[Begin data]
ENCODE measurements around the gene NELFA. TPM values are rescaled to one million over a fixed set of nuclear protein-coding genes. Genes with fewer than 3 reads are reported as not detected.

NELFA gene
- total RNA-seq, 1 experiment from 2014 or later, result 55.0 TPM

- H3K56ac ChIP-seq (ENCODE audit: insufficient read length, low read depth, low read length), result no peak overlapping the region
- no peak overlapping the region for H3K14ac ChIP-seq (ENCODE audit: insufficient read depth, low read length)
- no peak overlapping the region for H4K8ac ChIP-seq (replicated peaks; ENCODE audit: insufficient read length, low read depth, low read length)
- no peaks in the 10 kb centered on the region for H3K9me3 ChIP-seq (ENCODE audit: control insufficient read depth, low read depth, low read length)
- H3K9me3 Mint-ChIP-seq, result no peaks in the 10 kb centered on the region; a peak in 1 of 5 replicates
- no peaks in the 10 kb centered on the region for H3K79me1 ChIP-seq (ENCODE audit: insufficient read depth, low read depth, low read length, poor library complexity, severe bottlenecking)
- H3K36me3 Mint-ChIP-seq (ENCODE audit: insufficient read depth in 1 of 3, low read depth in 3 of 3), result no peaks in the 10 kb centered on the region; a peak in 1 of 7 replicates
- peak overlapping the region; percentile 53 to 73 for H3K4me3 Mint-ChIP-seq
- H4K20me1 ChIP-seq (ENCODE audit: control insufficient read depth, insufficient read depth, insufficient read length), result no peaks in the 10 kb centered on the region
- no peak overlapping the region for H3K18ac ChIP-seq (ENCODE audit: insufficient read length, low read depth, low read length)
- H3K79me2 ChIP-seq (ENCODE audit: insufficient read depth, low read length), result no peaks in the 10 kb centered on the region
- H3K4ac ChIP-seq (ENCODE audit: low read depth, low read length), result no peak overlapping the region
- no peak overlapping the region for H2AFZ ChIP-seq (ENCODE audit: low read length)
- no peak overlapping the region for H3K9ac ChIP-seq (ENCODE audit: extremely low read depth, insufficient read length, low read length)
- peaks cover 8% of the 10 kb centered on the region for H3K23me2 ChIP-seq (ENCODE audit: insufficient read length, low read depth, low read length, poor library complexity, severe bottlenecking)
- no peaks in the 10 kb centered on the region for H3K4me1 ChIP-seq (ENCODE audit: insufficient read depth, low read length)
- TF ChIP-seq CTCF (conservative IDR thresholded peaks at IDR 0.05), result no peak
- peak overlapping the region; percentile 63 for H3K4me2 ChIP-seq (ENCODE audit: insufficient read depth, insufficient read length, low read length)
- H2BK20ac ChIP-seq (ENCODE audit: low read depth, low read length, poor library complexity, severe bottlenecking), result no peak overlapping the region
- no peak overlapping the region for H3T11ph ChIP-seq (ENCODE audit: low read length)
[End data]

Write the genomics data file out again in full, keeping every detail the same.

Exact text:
ENCODE measurements around the gene NELFA. TPM values are rescaled to one million over a fixed set of nuclear protein-coding genes. Genes with fewer than 3 reads are reported as not detected.

NELFA gene
- total RNA-seq, 1 experiment from 2014 or later, result 55.0 TPM

- H3K56ac ChIP-seq (ENCODE audit: insufficient read length, low read depth, low read length), result no peak overlapping the region
- no peak overlapping the region for H3K14ac ChIP-seq (ENCODE audit: insufficient read depth, low read length)
- no peak overlapping the region for H4K8ac ChIP-seq (replicated peaks; ENCODE audit: insufficient read length, low read depth, low read length)
- no peaks in the 10 kb centered on the region for H3K9me3 ChIP-seq (ENCODE audit: control insufficient read depth, low read depth, low read length)
- H3K9me3 Mint-ChIP-seq, result no peaks in the 10 kb centered on the region; a peak in 1 of 5 replicates
- no peaks in the 10 kb centered on the region for H3K79me1 ChIP-seq (ENCODE audit: insufficient read depth, low read depth, low read length, poor library complexity, severe bottlenecking)
- H3K36me3 Mint-ChIP-seq (ENCODE audit: insufficient read depth in 1 of 3, low read depth in 3 of 3), result no peaks in the 10 kb centered on the region; a peak in 1 of 7 replicates
- peak overlapping the region; percentile 53 to 73 for H3K4me3 Mint-ChIP-seq
- H4K20me1 ChIP-seq (ENCODE audit: control insufficient read depth, insufficient read depth, insufficient read length), result no peaks in the 10 kb centered on the region
- no peak overlapping the region for H3K18ac ChIP-seq (ENCODE audit: insufficient read length, low read depth, low read length)
- H3K79me2 ChIP-seq (ENCODE audit: insufficient read depth, low read length), result no peaks in the 10 kb centered on the region
- H3K4ac ChIP-seq (ENCODE audit: low read depth, low read length), result no peak overlapping the region
- no peak overlapping the region for H2AFZ ChIP-seq (ENCODE audit: low read length)
- no peak overlapping the region for H3K9ac ChIP-seq (ENCODE audit: extremely low read depth, insufficient read length, low read length)
- peaks cover 8% of the 10 kb centered on the region for H3K23me2 ChIP-seq (ENCODE audit: insufficient read length, low read depth, low read length, poor library complexity, severe bottlenecking)
- no peaks in the 10 kb centered on the region for H3K4me1 ChIP-seq (ENCODE audit: insufficient read depth, low read length)
- TF ChIP-seq CTCF (conservative IDR thresholded peaks at IDR 0.05), result no peak
- peak overlapping the region; percentile 63 for H3K4me2 ChIP-seq (ENCODE audit: insufficient read depth, insufficient read length, low read length)
- H2BK20ac ChIP-seq (ENCODE audit: low read depth, low read length, poor library complexity, severe bottlenecking), result no peak overlapping the region
- no peak overlapping the region for H3T11ph ChIP-seq (ENCODE audit: low read length)